OK ladies. The experiment has begun, and it is very scientific. NOT! icon_biggrin.gif

Here's what I did. I mixed the following for two minutes on low speed with a hand held mixer:

1 box 3.4 oz instant pudding
1/4 cup powdered sugar
1 cup milk

I let that stand for five minutes. Then I folded in by hand one 8-oz container of cool whip that had thawed in the fridge for six hours.

There was quite a lot of frosting there! I put a huge dollop in four small bowls. I covered two bowls with plastic wrap and left two bowls unwrapped. I put one wrapped and one unwrapped bowl in the fridge. I left the other wrapped and unwrapped bowls on the countertop.

I tasted. A LOT. It was much better than I thought it would be!! First I tasted just the cool whip before I folded it in and it tasted like, well, cool whip. OK, but nothing to write home about, right? I tasted the pudding mixture right after I mixed it and then after five minutes of standing. Delicious! The five minutes thickened it up BIG TIME--huge difference. And by the way, you might want to scrape the bowl down after one minute because I had one area with a few "crunchies" in it. icon_biggrin.gif

Then I got out the true prewhipped Rich's Bettercreme that I'd bought up at the supermarket a couple of days ago. It has been sitting covered on the counter. I dipped a finger in one and tasted. And then the other. And then back again. And so on and so on...... Hey, it's a dirty job, but SOMEONE'S got to do it, right??! icon_biggrin.gif

Here's what I've discovered so far: The textures are not remotely the same. The Bettercreme has a tremendous amount of air whipped into it and the pudding mixture does not. The Bettercreme is tremendously sweeter, even with the extra 1/4 cup of sugar added to the pudding recipe (and I hear some people omit this). The Bettercreme was far thicker and wouldn't jiggle for anything even if you got it naked and put a bellydancing skirt on it! icon_lol.gif Not so with the pudding. It was quite moveable and soft. It reminded me of how soft ice cream looks.

At first I was disappointed. I thought that the pudding mixture was way too wimpy. But then I noticed that even though it was quite soft, it still was in the same shape that I put it in when I dolloped it in the bowls, complete with hooked peaks. Hmmmm.... This isn't something you could decorate or pipe with, although you could probably swirl with a giant star or something. I'm wondering about filling might just be quite good for it! I'll have to make cupcakes next and fill them and see how they turn out--soggy or not? I'm thinking they'll be fine!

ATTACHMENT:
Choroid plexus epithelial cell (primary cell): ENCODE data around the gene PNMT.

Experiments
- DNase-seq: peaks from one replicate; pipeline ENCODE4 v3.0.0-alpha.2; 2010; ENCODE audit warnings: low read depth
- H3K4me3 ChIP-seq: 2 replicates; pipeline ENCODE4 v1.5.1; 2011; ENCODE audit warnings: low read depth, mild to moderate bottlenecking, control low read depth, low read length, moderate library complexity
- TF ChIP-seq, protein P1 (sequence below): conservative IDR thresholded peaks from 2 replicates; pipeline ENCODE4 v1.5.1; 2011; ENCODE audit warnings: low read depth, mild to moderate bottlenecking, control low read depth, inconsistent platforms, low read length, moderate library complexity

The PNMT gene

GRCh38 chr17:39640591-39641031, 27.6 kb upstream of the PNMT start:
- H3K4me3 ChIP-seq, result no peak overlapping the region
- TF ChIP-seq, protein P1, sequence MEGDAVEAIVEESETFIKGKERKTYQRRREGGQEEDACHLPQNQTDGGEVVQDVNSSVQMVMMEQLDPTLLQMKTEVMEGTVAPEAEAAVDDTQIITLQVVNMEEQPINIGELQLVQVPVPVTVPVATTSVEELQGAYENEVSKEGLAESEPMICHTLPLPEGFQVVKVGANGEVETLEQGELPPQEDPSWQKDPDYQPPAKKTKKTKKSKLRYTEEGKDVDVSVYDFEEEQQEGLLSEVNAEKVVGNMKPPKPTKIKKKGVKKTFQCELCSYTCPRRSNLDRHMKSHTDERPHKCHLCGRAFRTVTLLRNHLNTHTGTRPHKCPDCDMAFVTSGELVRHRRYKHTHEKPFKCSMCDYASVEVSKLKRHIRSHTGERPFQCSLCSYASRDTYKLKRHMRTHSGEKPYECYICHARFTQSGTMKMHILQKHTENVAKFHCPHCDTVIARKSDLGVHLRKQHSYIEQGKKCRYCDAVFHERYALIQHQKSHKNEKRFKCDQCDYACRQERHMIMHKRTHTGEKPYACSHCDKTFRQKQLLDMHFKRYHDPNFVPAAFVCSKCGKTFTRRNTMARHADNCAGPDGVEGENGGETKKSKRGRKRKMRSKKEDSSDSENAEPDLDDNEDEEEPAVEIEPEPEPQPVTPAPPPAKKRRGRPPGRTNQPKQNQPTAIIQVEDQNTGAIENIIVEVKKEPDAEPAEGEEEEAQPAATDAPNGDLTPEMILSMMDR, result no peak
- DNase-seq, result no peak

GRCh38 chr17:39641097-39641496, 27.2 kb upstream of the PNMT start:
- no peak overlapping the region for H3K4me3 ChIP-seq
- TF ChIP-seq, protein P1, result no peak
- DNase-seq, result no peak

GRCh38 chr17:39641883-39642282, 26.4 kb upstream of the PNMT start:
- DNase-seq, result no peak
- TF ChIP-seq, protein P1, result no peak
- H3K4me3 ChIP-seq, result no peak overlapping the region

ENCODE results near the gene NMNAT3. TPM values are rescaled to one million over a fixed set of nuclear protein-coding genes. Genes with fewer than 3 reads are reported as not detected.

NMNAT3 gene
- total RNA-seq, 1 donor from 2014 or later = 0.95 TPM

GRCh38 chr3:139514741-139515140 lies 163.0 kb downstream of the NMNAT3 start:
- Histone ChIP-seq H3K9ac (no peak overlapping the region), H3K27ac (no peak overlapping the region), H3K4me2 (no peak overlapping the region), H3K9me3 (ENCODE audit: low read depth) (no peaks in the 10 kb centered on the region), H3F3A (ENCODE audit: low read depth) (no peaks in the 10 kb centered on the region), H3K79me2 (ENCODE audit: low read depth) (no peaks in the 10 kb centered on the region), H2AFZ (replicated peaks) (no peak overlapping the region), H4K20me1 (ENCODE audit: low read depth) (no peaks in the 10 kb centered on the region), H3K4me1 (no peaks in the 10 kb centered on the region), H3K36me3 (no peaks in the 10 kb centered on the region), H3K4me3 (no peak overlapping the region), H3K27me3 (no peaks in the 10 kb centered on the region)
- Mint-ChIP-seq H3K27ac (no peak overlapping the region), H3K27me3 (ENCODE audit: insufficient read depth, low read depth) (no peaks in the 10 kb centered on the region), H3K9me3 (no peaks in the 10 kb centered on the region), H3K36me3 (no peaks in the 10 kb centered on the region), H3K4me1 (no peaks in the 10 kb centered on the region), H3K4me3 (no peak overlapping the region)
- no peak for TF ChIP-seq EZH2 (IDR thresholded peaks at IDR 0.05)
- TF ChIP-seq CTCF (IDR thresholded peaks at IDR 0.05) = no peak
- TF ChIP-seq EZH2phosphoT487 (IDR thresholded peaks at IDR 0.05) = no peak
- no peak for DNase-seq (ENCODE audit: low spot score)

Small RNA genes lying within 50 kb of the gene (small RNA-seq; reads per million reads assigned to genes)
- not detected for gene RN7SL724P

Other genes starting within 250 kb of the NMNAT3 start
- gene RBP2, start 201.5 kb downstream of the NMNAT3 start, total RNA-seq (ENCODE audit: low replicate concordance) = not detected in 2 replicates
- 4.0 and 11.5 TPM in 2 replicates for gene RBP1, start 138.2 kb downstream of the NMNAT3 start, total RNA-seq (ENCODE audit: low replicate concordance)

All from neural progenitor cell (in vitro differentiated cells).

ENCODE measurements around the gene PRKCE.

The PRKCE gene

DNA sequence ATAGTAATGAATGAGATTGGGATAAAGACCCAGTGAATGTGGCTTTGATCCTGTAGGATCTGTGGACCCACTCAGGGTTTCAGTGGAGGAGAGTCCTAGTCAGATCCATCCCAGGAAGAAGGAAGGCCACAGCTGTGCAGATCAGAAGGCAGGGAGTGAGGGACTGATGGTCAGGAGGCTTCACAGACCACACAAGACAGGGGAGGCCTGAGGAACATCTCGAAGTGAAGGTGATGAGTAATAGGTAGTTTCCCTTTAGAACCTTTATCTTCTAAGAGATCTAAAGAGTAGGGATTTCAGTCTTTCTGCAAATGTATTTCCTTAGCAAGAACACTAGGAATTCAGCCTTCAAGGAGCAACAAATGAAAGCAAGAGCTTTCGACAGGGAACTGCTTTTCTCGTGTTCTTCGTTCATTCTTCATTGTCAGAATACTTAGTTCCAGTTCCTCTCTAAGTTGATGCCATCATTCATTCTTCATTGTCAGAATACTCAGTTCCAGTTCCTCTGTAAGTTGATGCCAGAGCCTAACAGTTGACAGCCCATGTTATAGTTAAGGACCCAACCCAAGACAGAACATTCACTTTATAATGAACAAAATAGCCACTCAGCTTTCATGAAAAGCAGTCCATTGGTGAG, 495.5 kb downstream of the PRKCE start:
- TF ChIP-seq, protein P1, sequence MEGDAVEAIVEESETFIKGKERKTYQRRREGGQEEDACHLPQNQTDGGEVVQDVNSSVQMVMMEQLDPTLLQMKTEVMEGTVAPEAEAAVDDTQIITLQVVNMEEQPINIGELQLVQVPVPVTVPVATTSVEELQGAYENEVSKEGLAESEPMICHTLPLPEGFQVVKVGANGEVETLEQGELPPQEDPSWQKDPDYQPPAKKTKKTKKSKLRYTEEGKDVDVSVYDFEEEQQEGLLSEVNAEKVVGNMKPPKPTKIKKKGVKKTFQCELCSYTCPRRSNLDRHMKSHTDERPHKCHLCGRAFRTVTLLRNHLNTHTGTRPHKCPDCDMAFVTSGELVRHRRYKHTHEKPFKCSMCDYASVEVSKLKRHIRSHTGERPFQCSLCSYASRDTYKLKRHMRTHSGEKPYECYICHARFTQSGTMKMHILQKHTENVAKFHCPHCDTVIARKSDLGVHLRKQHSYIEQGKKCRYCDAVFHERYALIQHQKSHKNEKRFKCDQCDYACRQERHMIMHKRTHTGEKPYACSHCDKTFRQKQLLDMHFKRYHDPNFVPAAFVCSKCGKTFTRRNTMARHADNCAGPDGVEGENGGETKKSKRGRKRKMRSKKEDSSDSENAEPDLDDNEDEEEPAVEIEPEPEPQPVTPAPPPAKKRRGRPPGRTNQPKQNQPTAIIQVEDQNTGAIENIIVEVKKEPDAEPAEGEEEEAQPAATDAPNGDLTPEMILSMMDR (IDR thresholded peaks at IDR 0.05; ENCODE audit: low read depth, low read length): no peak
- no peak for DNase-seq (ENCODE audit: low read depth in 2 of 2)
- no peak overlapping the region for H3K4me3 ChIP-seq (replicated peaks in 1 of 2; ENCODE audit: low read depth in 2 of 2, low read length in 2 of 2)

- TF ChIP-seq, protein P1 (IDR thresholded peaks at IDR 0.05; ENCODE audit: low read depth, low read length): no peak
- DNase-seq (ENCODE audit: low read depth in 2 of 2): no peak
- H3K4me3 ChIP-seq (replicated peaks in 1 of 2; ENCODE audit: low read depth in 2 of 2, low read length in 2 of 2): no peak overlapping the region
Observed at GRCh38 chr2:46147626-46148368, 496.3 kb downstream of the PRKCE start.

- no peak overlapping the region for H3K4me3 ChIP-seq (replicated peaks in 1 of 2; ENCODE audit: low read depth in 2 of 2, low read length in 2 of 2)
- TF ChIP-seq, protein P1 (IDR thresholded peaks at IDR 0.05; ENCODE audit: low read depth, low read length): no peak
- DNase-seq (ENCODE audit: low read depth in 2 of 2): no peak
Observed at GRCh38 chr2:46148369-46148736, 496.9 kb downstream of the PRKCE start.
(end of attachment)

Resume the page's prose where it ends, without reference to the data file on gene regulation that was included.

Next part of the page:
So the experiment is on. I'm going to look at and taste from each bowl once a day (or maybe more haha!). I'll let you all know how the frosting looks, how it tastes, and what changes, if any, have taken place.

And for those of you who wonder, this was terrifically cheap! I bought the WalMart brand of banana cream pudding for 50 cents. I bought the WalMart brand of cool whip for 88 cents. The milk and sugar probably cost me about 20 cents a piece. So that makes $1.78. And there was a LOT of product here for that kind of money. Even if I don't use it for cupcakes--which I think I will find a use, i.e., at least filling and maybe frosting--it could be exceptionally versatile in many different kinds of desserts.

Anyhow. There you have it. I've sacrificed myself for all of you. I hope you appreciate the dire circumstances under which I have placed myself by conducting this experiment upon my person. But it is for science, and 'tis a far, far better thing I do. Haha! icon_lol.gif

post #6 of 40
Thread Starter 
OK. I'm about 18 hours into the "experiment" -- otherwise known as the Great Cupcake Caper. icon_biggrin.gif Here's what I've learned.